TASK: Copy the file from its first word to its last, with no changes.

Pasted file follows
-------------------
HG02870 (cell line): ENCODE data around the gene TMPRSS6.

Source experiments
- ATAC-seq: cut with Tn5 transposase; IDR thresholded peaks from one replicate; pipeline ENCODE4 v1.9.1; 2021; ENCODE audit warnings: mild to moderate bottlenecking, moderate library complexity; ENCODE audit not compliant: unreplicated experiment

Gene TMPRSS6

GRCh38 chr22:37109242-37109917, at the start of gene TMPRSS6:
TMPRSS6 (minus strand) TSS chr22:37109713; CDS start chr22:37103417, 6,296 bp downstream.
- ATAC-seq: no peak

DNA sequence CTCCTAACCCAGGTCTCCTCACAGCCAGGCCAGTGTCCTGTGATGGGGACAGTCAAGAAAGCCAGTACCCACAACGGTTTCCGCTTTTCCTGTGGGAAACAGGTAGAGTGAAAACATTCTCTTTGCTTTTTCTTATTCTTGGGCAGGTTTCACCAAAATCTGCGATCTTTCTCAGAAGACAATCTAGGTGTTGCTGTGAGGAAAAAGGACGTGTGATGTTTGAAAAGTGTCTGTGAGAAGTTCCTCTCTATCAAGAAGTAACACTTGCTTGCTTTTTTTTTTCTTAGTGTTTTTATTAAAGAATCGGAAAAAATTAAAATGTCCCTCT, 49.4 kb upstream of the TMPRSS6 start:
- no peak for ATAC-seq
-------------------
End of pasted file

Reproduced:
HG02870 (cell line): ENCODE data around the gene TMPRSS6.

Source experiments
- ATAC-seq: cut with Tn5 transposase; IDR thresholded peaks from one replicate; pipeline ENCODE4 v1.9.1; 2021; ENCODE audit warnings: mild to moderate bottlenecking, moderate library complexity; ENCODE audit not compliant: unreplicated experiment

Gene TMPRSS6

GRCh38 chr22:37109242-37109917, at the start of gene TMPRSS6:
TMPRSS6 (minus strand) TSS chr22:37109713; CDS start chr22:37103417, 6,296 bp downstream.
- ATAC-seq: no peak

DNA sequence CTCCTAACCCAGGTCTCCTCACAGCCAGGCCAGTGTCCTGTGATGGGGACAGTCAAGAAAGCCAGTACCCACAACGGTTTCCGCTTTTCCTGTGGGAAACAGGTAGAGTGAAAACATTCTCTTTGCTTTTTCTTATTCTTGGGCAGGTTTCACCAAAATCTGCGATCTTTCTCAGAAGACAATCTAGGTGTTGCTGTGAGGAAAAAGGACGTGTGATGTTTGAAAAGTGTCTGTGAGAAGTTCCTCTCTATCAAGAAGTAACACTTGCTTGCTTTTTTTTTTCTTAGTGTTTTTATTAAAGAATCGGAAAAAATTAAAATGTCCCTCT, 49.4 kb upstream of the TMPRSS6 start:
- no peak for ATAC-seq